Resources from Idealware helped DWD get a feel for the pros and cons of different systems. The committee selected Salesforce and issued requests-for-proposals from consulting firms. Price quotes ranged from $5,000 to $50,000. The huge variability led DWD to shift their focus and undertake a ROI analysis of moving the website to Drupal first. As a result, "We decided the website should take precedence since it had a better ROI in the near term," Barber said.
Although the database project was put on hold temporarily, the proposal process itself was immensely useful. It reinforced the need for a new system and the cost variance, which resulted from different approaches to preparing and handling data, served as a motivator of sorts. "The need to clean up our data had been a noodling problem, and now it has a dollar value attached to it," said Sandeen. DWD will tackle the cleanup in-house, and "hopefully that will go a long way toward cost savings."
The website transition to Drupal moved ahead and was completed in May 2012. "We're already seeing the difference in cost and savings after the conversion," said Barber. While there was an up-front cost associated with the transition, DWD has gone from paying $750 per month to its former web consultant and host to $12 per month to its new ISP.
Barber credits the TLA with pointing her toward resources and information about different products and their potential. Following the Academy, she kept in touch by email with other members of her cohort. She and Sandeen also attended NTEN's Nonprofit Technology Conference, where they met with several members of their cohort in person as well as potential consultants.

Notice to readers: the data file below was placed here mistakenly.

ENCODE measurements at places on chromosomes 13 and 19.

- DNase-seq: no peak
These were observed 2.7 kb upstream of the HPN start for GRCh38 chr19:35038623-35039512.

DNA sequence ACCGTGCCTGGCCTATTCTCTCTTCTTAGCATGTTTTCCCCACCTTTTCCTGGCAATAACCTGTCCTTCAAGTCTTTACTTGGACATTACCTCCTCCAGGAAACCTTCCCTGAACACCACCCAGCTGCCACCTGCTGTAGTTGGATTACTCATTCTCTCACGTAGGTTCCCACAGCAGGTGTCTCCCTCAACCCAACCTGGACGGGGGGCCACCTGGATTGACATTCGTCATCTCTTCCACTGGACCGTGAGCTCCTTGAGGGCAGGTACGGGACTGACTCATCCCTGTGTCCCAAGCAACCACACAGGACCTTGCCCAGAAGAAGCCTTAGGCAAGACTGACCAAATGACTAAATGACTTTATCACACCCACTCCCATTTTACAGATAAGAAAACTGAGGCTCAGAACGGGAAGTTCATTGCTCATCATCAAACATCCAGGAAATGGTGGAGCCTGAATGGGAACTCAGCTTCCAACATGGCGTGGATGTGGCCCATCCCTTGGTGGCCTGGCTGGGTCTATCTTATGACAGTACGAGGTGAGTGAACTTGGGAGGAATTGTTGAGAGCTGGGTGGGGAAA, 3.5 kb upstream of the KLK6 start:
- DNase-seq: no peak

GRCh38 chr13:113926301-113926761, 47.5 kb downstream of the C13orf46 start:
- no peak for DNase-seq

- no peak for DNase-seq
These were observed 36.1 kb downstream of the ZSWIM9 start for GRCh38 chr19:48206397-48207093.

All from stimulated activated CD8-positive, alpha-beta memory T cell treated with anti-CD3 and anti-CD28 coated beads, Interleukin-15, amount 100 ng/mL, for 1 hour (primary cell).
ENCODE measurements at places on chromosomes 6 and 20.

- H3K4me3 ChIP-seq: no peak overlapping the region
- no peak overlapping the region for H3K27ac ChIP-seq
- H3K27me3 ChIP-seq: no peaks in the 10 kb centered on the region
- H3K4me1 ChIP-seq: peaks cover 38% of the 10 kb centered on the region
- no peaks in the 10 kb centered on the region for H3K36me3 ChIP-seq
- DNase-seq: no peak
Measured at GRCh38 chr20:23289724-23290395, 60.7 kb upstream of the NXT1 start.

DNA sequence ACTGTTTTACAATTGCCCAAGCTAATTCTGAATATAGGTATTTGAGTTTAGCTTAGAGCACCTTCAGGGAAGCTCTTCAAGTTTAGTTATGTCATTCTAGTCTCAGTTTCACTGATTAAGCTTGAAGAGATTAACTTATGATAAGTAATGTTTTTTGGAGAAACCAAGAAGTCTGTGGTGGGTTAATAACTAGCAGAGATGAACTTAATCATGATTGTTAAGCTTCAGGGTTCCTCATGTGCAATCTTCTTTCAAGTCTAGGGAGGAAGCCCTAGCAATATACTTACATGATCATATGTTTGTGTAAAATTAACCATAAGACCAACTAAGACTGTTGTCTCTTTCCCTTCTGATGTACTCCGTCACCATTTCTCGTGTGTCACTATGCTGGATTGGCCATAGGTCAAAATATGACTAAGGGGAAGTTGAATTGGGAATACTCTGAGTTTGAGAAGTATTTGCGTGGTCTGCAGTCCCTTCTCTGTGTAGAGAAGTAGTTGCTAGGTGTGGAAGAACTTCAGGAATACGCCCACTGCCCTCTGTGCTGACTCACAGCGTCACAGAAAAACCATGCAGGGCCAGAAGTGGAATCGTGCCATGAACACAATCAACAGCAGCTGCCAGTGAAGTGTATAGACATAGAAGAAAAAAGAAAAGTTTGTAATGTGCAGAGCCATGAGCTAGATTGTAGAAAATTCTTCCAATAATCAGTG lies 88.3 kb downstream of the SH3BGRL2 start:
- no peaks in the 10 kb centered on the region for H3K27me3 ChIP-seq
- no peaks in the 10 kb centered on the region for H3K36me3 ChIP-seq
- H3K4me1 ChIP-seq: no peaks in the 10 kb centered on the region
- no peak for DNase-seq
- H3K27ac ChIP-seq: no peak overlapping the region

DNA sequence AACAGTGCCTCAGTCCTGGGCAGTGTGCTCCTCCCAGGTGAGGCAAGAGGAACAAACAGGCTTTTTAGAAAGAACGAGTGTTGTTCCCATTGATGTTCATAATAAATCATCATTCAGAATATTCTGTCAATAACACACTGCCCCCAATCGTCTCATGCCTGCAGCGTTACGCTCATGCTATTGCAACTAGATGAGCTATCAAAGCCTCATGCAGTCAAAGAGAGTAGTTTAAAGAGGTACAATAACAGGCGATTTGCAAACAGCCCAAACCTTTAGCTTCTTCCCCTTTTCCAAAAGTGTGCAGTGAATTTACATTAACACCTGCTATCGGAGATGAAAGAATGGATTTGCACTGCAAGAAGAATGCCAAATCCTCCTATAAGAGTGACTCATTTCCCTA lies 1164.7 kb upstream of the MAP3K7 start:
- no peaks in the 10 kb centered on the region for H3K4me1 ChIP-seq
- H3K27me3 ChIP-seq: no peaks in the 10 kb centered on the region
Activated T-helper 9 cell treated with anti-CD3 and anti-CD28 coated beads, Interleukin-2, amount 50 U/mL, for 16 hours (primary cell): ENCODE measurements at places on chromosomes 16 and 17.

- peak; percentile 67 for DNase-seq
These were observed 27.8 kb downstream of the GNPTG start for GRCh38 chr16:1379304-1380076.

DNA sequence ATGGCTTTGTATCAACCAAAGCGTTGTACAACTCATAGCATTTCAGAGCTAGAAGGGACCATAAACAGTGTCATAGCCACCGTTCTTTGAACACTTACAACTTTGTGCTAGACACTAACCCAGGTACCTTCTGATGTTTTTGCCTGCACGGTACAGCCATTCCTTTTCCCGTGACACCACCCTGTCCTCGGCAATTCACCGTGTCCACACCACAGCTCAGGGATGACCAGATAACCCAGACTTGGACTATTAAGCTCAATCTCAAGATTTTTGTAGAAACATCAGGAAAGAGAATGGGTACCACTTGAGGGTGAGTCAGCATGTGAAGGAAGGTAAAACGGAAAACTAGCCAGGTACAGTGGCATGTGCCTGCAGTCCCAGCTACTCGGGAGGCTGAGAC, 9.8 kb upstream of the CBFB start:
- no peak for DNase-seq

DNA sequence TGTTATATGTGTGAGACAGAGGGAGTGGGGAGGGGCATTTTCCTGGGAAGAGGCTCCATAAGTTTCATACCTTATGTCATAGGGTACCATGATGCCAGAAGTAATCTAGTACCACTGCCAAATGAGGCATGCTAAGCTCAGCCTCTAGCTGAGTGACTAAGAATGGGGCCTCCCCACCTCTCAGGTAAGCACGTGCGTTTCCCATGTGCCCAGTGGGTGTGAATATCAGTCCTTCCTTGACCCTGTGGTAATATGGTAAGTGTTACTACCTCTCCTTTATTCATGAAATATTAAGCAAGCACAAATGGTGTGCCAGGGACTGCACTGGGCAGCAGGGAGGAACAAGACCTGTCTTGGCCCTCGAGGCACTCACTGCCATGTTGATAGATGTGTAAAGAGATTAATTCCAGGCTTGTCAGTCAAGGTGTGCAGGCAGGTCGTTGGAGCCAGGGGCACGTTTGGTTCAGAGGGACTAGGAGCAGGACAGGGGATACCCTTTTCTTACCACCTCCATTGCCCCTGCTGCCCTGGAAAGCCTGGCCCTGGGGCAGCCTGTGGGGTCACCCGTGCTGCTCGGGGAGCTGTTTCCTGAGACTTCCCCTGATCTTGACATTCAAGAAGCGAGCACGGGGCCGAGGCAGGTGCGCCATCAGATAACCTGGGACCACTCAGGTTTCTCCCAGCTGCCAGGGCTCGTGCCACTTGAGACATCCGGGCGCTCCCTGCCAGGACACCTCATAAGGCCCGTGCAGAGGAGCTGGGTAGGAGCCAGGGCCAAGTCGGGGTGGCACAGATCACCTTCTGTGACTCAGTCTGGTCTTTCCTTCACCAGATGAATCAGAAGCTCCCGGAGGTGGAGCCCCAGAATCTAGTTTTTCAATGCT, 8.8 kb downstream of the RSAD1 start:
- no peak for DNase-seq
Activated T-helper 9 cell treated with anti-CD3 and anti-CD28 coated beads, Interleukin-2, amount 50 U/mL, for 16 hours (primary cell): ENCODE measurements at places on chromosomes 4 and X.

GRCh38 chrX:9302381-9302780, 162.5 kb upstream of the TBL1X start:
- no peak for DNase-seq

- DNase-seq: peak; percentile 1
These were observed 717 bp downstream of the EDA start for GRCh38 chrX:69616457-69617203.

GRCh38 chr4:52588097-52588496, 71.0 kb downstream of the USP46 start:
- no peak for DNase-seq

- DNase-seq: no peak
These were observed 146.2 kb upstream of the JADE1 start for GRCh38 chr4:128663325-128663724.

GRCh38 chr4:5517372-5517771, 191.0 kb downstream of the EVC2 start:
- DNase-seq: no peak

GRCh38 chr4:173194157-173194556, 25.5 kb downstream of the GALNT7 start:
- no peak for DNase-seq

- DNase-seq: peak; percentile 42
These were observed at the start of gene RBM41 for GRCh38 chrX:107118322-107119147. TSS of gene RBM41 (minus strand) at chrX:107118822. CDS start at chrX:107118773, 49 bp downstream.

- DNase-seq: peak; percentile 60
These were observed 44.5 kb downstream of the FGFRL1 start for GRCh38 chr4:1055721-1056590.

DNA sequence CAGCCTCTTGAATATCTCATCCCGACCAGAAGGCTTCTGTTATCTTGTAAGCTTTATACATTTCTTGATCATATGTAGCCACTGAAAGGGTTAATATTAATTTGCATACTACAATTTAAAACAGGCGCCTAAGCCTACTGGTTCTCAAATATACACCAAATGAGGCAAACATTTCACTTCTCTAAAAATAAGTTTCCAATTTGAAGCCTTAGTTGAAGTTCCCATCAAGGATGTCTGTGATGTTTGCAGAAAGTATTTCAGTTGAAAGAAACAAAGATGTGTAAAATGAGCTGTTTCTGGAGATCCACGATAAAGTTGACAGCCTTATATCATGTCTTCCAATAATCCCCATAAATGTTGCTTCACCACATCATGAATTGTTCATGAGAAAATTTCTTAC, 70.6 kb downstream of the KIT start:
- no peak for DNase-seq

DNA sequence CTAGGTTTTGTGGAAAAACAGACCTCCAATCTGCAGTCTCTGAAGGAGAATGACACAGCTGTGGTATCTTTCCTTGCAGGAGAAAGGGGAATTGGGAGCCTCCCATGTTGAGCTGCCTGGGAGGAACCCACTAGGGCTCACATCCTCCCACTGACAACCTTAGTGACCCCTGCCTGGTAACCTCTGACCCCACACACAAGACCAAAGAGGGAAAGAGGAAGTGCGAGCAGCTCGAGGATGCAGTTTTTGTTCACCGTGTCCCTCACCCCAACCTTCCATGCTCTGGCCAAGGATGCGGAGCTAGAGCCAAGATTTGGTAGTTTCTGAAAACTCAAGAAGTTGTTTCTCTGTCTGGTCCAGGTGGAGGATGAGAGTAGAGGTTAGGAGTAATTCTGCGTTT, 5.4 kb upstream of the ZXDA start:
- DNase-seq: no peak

In addition to the website transition and the database proposal, DWD has made other important changes. It transitioned to a new email system (Gmail) after looking at the ROI, and put a realistic, multi-year plan in place for upgrading office computers and for the electronic communications department more broadly.
"It's not just things that are different; now we have a structure, a plan, in place," said Sandeen. "Each department within the organization had a plan, and it was important for the electronic communications department to have one, too. The TLA helped me see what that would look like in order for the department to be an integral part of our mission."
Ultimately the department's plan will include milestones and metrics for program evaluation. It's in the early stages of assessing what data will be helpful. "The next phase will be, Now that we understand what we can collect, let's set some targets and goals," explained Sandeen.
The TLA also helped Sandeen develop new ways of communicating with her board of directors. "I learned to talk about considering return on investment; it's language I wouldn't have used otherwise," she said.
Both Sandeen and Barber believe DWD is closer to being an innovator when it comes to technology and that the org's maturity level now is more service- and value-oriented. "You have to be ready and open to act," said Sandeen. "We can get so busy doing day-to-day work related to our missions that technology projects can be difficult to find time for. You have to be ready to make a commitment, though, because doing that can take you places."